Nice little guide from the Guardian to Britain’s common garden birdsongs. Find out which birds sound like a bicycle pump or a squeaky trolley wheel and which can imitate car alarms.
92,000 people have taken part in the RSPB’s survey of garden wildlife, Make Your Nature Count, taking in 69,000 gardens in the UK. In addition to birds, the RSB asked participamts to look out for certain species of mammals. Above image: Nigel Blake (rspb-images.com)
Fourteen per cent recorded the presence of moles, with half of these detecting moles regularly. Unsurprisingly, most moles were detected in rural gardens, being most frequently seen (or at least their molehills) in Wales in 25% of gardens, compared with 15% in Scotland and 13% in England. There are no moles in Northern Ireland. Roe deer were recorded in 5% of gardens, with most sightings came from Scotland, where they were seen in 16% of gardens, compared to 4% in England and only 0.5% in Wales. There are no roe deer in Northern Ireland.
Hedgehogs were seen in 30% of gardens in urban areas, and more than one in seven saw them regularly. Hedgehog expert Hugh Warwick said: “Gardens are clearly very important for hedgehogs, a great example of a truly wild animal not only at home with us but also of great benefit to gardeners. “We should treasure the fact that they live comfortably in our gardens and so many people can get nose-to-nose with them.” The Guardian
A lucky 5%, in my opinion, saw badgers, including more than 20& in Somerset and Pembrokeshire.
As expected, small birds struggled to survive the big freeze: long tailed tits, who had prospered over a succession of mild winters, dropped by 27% compared to last year, when they made the top ten for the first time. The biggest decline was in goldcrest sightings – down by 75%. Losses would have been worse without the tremendous response to calls for keeping bird tables well stocked.
Another effect of the hard winter was a movement of countryside birds into gardens in their search for food. Sightings of redwings increased by 185%, fieldfares by 73% and song thrushes by 51%. Yellowhammers and bullfinches were also more frequent garden visitors. Continue reading Results of 2010 RSPB Garden Birdwatch
Poets love snowdrops. Even Linnaeus got lyrical when he classified them as Galanthus nivalis, which translates as “milky flower of the snow” (in Greek, gala = milk and anthos = flower). For St. Francis the snowdrop was an emblem of hope and the touch of green on the inner petals has often been seized upon as a symbol of spring’s return. It is uplifting to see the green sword-shaped leaves piercing the snow and the apparently fragile bell-shaped flowers resisting all that winter can hurl at them.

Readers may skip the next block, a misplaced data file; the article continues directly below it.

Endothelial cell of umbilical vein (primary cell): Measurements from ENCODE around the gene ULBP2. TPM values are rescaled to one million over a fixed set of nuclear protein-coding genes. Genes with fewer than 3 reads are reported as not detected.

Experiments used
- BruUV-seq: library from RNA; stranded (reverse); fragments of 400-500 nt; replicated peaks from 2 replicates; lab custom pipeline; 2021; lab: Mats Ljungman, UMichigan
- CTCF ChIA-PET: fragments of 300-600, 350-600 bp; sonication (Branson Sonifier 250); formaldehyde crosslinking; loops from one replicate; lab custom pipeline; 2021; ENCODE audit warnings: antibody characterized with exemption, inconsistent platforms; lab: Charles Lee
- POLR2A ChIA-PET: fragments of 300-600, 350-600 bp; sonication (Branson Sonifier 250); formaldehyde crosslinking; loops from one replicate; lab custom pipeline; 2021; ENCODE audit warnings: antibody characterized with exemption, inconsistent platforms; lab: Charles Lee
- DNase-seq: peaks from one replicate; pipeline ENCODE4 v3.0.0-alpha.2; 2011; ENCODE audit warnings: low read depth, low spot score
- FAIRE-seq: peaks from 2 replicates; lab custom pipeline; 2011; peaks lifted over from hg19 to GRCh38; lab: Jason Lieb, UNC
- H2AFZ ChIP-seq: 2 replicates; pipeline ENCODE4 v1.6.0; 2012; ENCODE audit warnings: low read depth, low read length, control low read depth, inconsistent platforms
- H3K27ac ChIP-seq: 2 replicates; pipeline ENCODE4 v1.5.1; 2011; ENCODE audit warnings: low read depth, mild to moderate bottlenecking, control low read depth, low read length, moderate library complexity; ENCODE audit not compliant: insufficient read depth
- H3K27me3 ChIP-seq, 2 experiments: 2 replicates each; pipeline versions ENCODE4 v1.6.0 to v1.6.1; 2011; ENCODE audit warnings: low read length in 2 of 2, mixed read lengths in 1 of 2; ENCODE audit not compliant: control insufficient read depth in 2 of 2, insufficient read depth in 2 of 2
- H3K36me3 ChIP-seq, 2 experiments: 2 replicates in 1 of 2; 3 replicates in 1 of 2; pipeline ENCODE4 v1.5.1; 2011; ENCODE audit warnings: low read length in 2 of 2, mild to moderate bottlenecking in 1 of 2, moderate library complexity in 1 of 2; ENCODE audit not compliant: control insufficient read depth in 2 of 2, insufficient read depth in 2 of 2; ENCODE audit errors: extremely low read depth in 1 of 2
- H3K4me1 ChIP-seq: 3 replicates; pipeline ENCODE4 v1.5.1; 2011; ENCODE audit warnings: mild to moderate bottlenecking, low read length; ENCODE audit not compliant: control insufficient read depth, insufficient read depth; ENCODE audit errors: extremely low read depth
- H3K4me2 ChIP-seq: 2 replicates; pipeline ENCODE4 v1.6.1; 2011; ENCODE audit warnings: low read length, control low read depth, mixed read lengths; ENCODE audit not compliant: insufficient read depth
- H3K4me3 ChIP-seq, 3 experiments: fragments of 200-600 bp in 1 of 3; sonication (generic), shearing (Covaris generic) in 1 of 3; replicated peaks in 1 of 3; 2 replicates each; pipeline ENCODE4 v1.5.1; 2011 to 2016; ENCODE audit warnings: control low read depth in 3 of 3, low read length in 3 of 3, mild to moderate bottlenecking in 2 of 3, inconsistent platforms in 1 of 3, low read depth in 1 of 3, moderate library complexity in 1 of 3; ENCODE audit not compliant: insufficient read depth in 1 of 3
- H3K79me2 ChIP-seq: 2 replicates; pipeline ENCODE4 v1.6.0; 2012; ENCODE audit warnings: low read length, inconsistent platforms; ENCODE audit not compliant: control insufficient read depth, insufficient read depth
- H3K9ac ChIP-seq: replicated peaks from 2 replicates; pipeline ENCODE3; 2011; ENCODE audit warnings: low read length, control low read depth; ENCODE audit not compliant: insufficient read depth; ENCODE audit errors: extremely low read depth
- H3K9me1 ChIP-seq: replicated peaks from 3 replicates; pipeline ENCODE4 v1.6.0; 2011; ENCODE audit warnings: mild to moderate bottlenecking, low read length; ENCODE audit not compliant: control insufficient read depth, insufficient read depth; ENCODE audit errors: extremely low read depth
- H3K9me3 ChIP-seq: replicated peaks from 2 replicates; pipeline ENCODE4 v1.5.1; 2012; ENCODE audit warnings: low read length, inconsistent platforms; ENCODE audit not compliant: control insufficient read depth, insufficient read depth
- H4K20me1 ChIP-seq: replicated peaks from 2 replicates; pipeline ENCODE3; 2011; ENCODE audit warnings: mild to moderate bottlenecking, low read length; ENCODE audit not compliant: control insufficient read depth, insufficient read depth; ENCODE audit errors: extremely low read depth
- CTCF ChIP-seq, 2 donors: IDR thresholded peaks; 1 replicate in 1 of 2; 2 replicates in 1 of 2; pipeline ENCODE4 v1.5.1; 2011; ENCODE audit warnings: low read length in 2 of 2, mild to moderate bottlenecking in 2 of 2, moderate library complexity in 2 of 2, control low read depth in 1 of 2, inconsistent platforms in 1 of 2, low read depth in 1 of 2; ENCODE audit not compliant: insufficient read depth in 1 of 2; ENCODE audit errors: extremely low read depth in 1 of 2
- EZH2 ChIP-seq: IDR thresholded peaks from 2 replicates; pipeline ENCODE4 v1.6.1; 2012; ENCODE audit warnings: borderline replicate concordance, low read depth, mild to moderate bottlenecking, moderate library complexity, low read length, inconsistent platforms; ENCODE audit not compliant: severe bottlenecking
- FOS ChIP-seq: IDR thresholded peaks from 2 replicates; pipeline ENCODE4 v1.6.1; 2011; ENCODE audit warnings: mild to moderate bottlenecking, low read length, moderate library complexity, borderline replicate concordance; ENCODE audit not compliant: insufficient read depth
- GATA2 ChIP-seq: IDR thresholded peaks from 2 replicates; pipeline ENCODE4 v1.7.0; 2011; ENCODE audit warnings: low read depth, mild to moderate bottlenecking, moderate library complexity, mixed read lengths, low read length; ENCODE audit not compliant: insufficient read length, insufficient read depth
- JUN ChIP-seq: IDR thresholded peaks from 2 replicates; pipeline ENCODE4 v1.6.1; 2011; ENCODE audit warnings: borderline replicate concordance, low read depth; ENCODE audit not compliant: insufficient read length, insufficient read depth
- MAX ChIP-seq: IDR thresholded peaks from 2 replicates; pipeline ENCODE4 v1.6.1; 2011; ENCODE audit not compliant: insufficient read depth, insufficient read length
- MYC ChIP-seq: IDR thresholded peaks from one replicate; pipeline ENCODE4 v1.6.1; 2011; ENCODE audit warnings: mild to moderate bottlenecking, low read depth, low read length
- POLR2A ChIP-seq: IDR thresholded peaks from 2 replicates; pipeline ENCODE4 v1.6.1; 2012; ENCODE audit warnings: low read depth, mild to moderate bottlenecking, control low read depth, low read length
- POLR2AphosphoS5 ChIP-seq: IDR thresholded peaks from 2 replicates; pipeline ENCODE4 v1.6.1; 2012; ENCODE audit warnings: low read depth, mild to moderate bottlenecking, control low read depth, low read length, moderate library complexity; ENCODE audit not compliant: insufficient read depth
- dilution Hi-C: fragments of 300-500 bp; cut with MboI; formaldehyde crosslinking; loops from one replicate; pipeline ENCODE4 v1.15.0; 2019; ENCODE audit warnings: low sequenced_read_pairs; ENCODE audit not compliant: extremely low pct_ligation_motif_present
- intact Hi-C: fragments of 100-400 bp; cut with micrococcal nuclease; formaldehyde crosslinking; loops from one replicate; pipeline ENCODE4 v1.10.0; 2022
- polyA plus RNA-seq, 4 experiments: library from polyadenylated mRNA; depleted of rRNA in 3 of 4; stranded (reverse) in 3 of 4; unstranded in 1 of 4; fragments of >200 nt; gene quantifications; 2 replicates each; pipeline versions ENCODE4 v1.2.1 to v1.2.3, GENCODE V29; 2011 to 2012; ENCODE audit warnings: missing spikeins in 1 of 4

There is some disagreement about when the snowdrop was introduced to Britain: some say as late as the 16th century. It’s noticeable for its absence in Shakespeare. Snowdrops grow particularly profusely in damp deciduous woodlands, and flower from January to March: this year the Big Freeze has delayed them.
A list of gardens with particularly good snowdrop displays can be found here.
The Guardian has compiled a list of garden-related autumn activities, ranging from visiting ornamental woodlands such as the Westonbirt Arboretum in Gloucestershire for a blast of autumn colours to organic apple juice-tasting in south London.
Anyone who has enjoyed reading Roger Deakin’s books, especially Waterlog and Notes from Walnut Tree Farm, will love listening to these radio programmes that he recorded for the BBC. Produced by Sara Blunt, the 25 minute-long programmes capture Deakin’s unusual home and garden, and the man who lived there. The producer deliberately chose not to use an interviewer, instead allowing Deakin to draw you into his world with his own words. Continue reading The house and garden of Roger Deakin
One of the most unusual corners of London is the remarkable Garden Barge Square (Photo: Drew Bennellick) where a community of barge owners live right by next to Tower Bridge. These historic moorings date back 200 years or more. Gardens have been created on the decks of many of the barges to form a kind of floating garden square. But be warned barge living is not as romantic it first might seem. The Thames is cold, damp and grey in winter and the cabins are cramped. See more on Tree Hugger.
See also: Anatomy of a garden: Barge gardens (The Guardian) “Floating on the Thames just downstream from Tower Bridge are the most extraordinary gardens, yet thanks to their illustrious neighbour they’re largely unnoticed.”
When a million-strong swarm of ladybirds landed on Blackdown Horticultural farm recently, every time the staff ventured outside they were coated in insects. But the red cloud brought good publicity for their enterprise: green roof installation.
The swarm had arrived to feast on aphids living on pesticide-free sedum plants, a staple of green roofs since these succulents are drought-resistant and thrive in well-drained conditions. Continue reading Green roofs
A ha-ha is a sunken wall, invisible until you’re nearly on top of it. They became popular in the 18th century when attitudes to nature in Britain were changing. Continue reading The Ha-Ha